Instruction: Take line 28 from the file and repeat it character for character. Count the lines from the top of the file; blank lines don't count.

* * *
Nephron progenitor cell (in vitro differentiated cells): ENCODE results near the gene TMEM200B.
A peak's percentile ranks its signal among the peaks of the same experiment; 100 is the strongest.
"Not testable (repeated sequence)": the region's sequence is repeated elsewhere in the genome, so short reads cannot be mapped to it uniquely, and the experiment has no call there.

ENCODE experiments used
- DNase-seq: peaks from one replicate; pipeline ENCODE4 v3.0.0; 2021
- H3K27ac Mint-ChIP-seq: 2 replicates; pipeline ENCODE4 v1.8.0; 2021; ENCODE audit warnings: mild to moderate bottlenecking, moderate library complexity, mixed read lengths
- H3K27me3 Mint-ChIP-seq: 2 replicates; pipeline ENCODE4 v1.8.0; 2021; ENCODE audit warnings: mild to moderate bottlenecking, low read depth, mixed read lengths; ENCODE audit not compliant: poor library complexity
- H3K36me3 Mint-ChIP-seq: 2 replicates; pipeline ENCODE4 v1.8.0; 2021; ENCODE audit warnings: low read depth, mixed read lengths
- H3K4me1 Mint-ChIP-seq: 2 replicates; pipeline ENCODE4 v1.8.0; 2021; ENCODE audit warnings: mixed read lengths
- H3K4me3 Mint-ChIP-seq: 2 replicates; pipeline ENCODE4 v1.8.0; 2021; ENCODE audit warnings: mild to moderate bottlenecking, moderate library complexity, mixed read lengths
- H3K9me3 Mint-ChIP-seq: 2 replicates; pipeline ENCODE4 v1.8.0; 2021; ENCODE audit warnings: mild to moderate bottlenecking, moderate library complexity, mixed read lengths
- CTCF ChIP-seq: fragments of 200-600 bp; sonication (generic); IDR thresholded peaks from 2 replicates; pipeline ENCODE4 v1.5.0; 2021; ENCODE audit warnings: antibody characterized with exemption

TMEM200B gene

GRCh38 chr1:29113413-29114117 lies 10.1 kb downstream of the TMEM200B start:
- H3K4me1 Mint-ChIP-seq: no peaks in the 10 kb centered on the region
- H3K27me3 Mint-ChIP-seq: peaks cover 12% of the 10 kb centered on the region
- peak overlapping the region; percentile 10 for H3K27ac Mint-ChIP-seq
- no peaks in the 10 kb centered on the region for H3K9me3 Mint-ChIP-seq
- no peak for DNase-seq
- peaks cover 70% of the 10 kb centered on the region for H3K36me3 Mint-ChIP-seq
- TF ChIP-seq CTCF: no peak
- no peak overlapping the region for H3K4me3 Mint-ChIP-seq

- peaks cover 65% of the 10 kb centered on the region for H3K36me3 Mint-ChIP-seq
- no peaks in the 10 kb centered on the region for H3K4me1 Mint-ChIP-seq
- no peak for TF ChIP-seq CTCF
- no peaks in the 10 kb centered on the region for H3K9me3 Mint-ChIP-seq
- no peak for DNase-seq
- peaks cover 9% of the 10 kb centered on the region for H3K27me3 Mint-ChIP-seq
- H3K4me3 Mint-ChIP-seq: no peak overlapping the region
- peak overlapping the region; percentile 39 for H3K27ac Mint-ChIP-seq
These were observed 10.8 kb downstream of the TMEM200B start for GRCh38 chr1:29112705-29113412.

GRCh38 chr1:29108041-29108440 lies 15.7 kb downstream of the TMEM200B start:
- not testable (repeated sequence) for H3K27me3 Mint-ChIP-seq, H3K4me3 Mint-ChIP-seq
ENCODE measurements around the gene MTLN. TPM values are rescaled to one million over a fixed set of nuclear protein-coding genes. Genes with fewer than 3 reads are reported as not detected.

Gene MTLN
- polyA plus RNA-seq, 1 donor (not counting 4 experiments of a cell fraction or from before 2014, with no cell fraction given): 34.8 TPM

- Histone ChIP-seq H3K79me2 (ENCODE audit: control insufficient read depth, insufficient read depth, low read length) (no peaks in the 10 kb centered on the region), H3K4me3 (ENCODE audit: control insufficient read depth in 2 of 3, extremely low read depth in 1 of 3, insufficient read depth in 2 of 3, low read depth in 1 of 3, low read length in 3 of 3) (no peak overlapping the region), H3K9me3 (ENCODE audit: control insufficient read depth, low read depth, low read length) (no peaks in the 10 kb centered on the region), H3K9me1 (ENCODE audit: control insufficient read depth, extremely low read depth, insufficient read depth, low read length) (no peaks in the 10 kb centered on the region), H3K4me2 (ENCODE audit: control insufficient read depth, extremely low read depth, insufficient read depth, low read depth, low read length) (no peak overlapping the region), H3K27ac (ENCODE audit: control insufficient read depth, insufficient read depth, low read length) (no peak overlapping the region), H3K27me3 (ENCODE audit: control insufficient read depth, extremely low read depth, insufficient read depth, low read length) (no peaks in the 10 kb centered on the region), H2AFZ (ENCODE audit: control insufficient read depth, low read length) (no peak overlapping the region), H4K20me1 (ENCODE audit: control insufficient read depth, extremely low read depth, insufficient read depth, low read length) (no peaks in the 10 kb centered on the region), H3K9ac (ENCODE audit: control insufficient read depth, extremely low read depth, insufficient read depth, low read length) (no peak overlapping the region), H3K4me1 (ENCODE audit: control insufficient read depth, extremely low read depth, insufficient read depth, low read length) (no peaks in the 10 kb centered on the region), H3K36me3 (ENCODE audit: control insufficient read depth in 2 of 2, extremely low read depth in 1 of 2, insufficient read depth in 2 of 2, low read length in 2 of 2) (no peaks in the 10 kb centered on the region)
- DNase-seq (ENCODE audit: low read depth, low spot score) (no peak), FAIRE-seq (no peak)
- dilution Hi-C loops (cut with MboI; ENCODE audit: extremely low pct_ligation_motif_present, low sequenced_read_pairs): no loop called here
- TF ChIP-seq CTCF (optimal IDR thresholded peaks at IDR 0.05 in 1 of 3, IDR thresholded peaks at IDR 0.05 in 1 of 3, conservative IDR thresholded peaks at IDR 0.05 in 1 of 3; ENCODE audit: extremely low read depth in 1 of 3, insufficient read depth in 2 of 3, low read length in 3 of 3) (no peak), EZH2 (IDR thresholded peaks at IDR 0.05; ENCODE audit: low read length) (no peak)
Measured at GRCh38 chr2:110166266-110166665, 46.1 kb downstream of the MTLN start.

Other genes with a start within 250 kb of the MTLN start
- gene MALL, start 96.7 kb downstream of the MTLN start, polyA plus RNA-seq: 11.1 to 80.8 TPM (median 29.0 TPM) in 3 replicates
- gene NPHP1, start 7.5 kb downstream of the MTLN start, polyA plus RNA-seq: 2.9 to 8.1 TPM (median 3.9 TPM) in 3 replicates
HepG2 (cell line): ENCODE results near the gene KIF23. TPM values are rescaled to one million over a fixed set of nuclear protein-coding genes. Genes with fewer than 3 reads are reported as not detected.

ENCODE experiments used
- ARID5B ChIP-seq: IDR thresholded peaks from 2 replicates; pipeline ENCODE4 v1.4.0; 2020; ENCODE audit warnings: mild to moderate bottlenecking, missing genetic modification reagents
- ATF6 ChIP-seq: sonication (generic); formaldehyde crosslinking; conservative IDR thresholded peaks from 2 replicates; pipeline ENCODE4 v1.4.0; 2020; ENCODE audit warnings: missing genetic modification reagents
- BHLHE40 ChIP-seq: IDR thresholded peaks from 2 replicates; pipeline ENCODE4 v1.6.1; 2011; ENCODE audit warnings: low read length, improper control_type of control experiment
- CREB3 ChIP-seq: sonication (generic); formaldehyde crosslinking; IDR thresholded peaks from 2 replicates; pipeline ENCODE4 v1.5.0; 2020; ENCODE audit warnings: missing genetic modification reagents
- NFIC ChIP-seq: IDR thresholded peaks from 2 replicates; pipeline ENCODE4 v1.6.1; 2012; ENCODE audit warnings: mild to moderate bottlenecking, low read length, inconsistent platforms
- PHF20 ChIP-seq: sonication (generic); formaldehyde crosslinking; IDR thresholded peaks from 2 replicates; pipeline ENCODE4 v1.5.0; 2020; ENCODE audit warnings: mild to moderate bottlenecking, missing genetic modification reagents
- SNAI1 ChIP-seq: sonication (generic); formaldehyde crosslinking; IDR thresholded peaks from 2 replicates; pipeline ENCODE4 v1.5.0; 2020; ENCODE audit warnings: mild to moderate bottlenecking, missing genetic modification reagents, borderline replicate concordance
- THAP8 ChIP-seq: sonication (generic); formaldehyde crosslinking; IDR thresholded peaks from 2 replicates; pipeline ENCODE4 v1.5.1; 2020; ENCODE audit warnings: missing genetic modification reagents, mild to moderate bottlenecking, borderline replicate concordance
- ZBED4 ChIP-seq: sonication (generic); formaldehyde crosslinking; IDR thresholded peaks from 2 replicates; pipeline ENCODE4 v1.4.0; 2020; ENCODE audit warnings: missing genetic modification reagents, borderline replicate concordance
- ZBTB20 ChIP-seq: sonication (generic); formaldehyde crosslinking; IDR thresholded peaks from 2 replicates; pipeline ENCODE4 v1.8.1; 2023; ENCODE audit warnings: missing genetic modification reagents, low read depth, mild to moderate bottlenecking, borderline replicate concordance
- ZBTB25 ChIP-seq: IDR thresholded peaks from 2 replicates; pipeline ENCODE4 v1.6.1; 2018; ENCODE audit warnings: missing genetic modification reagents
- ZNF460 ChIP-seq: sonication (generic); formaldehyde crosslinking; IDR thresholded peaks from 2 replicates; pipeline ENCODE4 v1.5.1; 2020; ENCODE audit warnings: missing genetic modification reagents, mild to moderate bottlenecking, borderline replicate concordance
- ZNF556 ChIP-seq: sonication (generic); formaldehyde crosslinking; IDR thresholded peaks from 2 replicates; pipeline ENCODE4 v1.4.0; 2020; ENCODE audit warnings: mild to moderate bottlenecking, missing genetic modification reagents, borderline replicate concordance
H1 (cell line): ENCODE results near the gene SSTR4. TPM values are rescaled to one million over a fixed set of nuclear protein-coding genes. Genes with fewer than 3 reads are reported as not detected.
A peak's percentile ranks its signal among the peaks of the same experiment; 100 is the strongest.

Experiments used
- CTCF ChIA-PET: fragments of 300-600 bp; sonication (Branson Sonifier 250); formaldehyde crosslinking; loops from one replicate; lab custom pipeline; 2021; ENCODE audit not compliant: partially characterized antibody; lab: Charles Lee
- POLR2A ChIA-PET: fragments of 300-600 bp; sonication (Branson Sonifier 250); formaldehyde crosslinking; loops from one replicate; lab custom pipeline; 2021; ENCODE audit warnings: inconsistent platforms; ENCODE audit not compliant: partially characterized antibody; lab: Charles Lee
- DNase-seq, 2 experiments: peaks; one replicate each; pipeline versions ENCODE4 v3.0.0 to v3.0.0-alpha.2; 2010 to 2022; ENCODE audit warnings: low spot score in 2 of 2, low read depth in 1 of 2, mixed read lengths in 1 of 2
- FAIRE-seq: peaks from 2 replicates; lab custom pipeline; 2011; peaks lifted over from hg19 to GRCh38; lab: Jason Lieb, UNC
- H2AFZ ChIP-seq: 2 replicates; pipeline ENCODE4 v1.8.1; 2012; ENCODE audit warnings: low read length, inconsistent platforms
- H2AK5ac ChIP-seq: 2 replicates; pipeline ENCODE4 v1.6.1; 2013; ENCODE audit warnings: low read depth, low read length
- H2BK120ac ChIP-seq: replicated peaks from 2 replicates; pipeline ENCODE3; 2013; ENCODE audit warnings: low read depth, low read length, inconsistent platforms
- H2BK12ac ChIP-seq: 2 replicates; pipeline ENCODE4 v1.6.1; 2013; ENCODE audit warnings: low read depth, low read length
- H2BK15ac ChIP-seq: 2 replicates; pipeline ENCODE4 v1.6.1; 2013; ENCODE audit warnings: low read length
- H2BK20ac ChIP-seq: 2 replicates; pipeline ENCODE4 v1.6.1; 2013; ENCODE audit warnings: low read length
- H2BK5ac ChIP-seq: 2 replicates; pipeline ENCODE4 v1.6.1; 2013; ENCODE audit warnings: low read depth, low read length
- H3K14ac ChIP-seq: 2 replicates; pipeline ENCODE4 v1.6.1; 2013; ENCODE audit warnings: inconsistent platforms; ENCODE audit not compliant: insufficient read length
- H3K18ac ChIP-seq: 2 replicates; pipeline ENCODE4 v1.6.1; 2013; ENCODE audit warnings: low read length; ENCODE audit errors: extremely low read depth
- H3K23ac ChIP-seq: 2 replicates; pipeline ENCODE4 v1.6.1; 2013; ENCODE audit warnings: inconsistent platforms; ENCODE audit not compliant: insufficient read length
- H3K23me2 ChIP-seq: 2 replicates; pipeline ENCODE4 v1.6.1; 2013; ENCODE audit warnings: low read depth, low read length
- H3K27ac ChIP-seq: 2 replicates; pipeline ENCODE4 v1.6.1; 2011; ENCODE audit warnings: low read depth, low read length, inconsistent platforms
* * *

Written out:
- peaks cover 9% of the 10 kb centered on the region for H3K27me3 Mint-ChIP-seq